Michael Hutchence, Michael Hutchence (V2)
Yeah, no shit, Michael Hutchence. Eerie as it is to listen to a dead man sing songs like “Slide Away” and “Don’t Save Me From Myself” and see the too-symbolic cover photo of Hutchence with eyes closed and arms crossed over his chest, there is a lot of lost potential evidenced in this album. Hutchence shows a range of style on this disc that he rarely touched on INXS’ discs. This deeply sensual and dark album could change any negative opinions you might have about an excellent vocalist and artist.
The Search for Saturnalia, Four Letters (Has Anyone Ever Told You?)
This Austin, Texas-based indie rock band is the cure for anyone who’s sick waiting for new material from Sonic Youth. Perfectly imperfect, fuzzy, crunchy, and poppy all at the same time, this album grows and grows on you like a vine.
Eels, Daisies of the Galaxy (DreamWorks)
The man called E delivers another touching and emotive album of material unlike any other. The deep sadness that made Electro-Shock Blues such a dark masterpiece haven’t entirely vanished from E’s songs, but this follow-up sees the man and the band returning to a brighter future. Where their debut, Beautiful Freak, was more playful and kaleidoscopic musically, Daisies of the Galaxy is subtle in the extreme. But when the final, “hidden” track ends this disc with a chorus of “Goddamned right, it’s a beautiful day!” you know there’s still hope for us all.
The Urge, Too Much Stereo (Immortal/Virgin)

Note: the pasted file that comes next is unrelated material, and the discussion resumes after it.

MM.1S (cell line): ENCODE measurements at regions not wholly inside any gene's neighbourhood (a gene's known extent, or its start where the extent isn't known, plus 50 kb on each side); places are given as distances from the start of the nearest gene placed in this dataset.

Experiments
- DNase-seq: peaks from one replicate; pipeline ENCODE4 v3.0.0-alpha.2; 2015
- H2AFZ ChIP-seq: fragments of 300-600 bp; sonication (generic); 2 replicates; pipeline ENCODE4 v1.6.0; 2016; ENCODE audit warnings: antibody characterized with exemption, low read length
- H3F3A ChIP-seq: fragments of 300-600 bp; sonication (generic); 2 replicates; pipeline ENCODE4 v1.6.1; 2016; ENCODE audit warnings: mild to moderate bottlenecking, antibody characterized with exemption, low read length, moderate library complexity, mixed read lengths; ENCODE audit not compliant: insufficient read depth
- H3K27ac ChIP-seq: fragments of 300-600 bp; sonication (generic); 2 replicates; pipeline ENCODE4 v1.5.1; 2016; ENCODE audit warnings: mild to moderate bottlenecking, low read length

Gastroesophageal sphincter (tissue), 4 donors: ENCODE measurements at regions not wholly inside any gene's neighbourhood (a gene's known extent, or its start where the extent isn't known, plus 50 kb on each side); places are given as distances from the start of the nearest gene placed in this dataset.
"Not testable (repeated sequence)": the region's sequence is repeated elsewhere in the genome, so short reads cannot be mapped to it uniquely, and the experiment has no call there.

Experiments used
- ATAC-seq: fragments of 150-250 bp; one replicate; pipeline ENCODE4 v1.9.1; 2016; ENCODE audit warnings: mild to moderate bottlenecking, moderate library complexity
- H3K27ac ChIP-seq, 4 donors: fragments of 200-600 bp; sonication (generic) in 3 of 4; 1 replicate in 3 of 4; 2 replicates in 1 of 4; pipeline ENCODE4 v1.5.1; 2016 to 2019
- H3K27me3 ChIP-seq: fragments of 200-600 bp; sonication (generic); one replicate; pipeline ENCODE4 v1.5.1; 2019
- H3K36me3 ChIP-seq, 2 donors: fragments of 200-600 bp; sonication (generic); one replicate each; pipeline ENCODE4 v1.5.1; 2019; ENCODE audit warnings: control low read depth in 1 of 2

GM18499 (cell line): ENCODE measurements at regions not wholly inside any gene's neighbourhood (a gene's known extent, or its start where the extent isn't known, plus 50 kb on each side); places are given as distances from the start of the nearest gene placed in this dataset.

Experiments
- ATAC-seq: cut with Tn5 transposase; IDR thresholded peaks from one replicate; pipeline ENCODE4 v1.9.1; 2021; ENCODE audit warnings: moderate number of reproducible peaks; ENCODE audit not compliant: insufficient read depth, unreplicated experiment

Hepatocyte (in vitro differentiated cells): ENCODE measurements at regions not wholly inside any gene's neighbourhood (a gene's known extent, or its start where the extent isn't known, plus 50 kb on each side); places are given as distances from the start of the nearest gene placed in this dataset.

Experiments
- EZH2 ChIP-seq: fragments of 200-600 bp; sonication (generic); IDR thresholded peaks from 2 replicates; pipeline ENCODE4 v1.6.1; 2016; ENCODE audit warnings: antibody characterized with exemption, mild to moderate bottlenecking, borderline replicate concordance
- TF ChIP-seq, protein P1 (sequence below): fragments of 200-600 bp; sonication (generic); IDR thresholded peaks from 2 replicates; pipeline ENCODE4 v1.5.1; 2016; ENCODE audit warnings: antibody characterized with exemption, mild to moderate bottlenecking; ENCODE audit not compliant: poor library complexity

Party funk-punk-pop music might seem like a dime a dozen these days, but the Urge supplement their typical genre bending with excellent hooks, killer riffs, and the amazing voice of Steve Ewing. Coming out from under the shadow of 311 on this album, the Urge is nothing but fun, even when singing serious songs. While not a contender for artistry and craftsmanship like some of other albums on this list, this is simply a great collection of tunes, well produced and arranged.
Car 44, Platinum Holes (Thirsty Ear)
I’m not sure why this album really hit me so hard. Perhaps it’s the simple basics of rock at the heart of the band, or Dahna Moore’s sultry voice, or just that it was different from the highly polished gloss of pop pabulum available over the radio, but something did. Without any sense of punk pretentiousness or false grit, Car 44 manage to sound somehow raw and feminine and just plain good.
Suburbia’s Finest, A Fundamental Review on the Topics of Higher Learning
It didn’t seem fair to put up a local Denver band whose album is currently only available over the Internet (www.joesgrille.com), but this disc really shows a huge leap forward for Suburbia’s Finest and has been in regular rotation in my CD player all year long. Some damned fine punk-pop that.
// Sound Affects
"The man whose songs were recorded by Johnny Cash, Alan Jackson, Ricky Skaggs, David Allan Coe, The Highwaymen, and countless others succumbs to time’s cruel cue that the only token of permanence we have to offer are the effects of shared moments and memories.READ the article